Neoliberalism and the World Bank’s Changing Approach to Health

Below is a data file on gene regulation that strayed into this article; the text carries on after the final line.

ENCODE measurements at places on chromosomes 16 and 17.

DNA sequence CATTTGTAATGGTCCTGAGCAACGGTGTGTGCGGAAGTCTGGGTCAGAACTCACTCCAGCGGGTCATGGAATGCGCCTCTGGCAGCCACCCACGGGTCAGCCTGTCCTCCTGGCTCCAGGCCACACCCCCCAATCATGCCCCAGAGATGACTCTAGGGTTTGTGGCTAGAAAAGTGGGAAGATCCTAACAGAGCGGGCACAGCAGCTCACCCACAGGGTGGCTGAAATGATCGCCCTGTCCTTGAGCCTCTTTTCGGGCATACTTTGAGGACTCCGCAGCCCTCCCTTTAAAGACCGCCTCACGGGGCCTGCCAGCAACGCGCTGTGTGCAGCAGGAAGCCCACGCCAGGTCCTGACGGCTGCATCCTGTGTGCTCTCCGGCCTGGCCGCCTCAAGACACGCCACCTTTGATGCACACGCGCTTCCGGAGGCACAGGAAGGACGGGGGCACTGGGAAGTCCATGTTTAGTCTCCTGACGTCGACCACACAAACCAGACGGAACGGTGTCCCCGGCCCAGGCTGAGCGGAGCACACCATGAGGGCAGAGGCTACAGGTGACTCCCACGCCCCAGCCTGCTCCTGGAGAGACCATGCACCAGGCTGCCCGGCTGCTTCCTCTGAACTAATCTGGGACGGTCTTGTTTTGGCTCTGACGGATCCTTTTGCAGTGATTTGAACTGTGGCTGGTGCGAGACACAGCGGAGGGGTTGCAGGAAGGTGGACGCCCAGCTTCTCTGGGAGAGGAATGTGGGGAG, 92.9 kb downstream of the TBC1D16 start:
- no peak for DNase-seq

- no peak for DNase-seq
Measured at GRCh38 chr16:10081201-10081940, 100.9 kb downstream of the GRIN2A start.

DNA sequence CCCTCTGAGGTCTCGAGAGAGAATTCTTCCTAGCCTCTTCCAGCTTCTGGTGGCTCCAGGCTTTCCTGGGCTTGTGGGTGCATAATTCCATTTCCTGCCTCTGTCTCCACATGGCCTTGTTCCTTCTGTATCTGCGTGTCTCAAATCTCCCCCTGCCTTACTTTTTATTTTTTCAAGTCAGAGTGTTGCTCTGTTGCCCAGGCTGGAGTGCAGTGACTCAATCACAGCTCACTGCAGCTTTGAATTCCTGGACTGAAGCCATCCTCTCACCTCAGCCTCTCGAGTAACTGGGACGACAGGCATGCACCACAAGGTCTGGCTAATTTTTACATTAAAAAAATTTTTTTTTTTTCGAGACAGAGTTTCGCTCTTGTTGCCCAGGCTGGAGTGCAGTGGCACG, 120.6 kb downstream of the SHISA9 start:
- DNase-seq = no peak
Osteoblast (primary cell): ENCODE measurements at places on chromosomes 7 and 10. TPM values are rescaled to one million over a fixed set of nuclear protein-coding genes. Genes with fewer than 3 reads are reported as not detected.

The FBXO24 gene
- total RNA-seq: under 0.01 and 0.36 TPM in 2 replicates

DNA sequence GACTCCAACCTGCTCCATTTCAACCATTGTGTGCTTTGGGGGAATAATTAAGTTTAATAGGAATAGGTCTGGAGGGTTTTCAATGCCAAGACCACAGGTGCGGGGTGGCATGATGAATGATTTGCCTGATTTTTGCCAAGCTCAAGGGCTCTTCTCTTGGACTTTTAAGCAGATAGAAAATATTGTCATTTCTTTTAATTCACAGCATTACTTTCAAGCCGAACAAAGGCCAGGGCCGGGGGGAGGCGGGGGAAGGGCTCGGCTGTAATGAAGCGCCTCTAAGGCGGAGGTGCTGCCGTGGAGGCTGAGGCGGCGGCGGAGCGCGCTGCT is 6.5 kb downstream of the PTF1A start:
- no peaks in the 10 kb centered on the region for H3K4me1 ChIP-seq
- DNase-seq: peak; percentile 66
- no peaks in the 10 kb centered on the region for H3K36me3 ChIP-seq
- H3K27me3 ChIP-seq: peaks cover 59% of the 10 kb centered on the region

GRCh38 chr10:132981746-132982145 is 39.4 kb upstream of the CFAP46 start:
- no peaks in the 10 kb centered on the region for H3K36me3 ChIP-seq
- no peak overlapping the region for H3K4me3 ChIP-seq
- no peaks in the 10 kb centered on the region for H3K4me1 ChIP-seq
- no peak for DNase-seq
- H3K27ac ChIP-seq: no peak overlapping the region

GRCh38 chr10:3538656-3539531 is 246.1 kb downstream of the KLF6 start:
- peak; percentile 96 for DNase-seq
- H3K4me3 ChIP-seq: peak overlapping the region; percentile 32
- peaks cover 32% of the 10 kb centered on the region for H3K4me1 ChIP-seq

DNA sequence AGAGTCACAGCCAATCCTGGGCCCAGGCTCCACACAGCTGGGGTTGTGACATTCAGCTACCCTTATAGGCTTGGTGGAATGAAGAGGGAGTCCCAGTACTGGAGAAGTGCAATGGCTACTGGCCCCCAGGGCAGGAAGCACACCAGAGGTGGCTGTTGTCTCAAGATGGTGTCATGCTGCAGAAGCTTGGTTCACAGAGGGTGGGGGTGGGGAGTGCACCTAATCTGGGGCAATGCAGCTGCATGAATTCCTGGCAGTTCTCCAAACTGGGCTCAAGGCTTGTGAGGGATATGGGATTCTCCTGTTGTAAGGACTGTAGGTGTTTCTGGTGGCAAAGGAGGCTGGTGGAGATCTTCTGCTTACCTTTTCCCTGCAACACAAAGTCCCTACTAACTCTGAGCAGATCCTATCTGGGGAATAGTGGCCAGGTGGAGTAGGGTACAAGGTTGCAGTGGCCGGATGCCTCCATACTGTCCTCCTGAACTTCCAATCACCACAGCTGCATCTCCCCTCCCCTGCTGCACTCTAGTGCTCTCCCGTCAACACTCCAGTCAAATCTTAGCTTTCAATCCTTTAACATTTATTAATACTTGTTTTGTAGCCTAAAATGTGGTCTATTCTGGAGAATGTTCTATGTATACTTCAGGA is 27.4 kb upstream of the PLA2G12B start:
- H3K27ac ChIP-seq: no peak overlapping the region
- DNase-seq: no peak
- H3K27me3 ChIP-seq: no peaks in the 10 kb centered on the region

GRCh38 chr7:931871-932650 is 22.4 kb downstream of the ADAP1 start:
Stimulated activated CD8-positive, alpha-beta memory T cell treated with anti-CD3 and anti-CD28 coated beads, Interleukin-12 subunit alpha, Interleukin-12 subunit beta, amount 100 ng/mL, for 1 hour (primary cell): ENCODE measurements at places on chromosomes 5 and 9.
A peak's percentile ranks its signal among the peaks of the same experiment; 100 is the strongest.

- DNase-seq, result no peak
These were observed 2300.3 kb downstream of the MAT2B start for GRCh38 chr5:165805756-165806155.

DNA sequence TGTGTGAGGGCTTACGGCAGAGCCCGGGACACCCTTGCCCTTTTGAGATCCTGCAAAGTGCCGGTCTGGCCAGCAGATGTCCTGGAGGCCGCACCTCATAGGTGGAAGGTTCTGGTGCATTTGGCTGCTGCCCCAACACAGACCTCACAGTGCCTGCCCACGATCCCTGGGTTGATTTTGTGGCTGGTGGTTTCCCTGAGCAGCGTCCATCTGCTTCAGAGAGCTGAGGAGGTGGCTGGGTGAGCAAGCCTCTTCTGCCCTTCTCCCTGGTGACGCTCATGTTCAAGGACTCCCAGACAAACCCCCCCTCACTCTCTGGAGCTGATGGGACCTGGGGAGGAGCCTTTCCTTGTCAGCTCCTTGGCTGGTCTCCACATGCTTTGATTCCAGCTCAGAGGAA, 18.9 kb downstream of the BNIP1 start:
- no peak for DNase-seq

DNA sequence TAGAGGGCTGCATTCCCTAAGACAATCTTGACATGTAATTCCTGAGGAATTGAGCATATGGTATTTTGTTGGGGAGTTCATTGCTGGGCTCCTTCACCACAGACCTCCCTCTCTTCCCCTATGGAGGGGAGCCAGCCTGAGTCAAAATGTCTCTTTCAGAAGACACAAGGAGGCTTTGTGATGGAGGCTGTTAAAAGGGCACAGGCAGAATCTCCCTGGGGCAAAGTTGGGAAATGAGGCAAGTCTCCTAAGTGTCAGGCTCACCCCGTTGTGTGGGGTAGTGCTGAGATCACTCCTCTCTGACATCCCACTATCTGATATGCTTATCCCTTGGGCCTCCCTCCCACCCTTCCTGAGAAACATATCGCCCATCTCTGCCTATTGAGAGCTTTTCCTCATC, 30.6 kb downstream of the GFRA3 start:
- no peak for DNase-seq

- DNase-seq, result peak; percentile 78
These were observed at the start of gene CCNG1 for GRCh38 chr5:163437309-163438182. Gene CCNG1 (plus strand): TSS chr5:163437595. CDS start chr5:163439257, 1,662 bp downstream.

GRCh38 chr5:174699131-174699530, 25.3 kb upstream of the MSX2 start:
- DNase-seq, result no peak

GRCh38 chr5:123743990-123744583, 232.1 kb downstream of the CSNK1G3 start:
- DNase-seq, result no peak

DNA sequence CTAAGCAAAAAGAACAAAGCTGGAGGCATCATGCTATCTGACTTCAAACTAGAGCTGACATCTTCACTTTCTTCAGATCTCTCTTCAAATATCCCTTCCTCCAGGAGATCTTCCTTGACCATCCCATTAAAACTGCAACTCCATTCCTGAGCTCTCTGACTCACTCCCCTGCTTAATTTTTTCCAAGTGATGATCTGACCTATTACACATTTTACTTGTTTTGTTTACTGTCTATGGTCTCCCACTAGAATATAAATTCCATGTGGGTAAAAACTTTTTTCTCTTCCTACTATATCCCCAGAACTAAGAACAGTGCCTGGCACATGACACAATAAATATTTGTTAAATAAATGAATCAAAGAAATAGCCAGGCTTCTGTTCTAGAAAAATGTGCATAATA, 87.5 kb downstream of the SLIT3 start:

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This chapter places the focus more fully on the World Bank and examines its changing approach to health. I trace the World Bank’s discussions of health in its policy documents, starting in 1980 when the World Bank formally committed to direct involvement in health projects and loans. I discuss criticisms of and the Bank’s response to these critiques of structural adjustment approaches that promote economic growth and often mandate cutbacks in public safety nets. I discuss the seminal 1993 World Development Report on health and the 2004 World Development report on improving services for poor people. I catalog an increasing emphasis in the Bank on outcomes and systems. I trace both continuity and shifts in the World Bank’s work in health, a return to the lost focus on equity in the interest of poverty amelioration and economic growth via investments in human capital, an enduring concern with efficiency, and relatively stable financial commitments to health since the 1990s. This chapter concludes by discussing the Bank’s recent renewed discursive commitment to universalism in health, questioning how and whether it will play out in deed.
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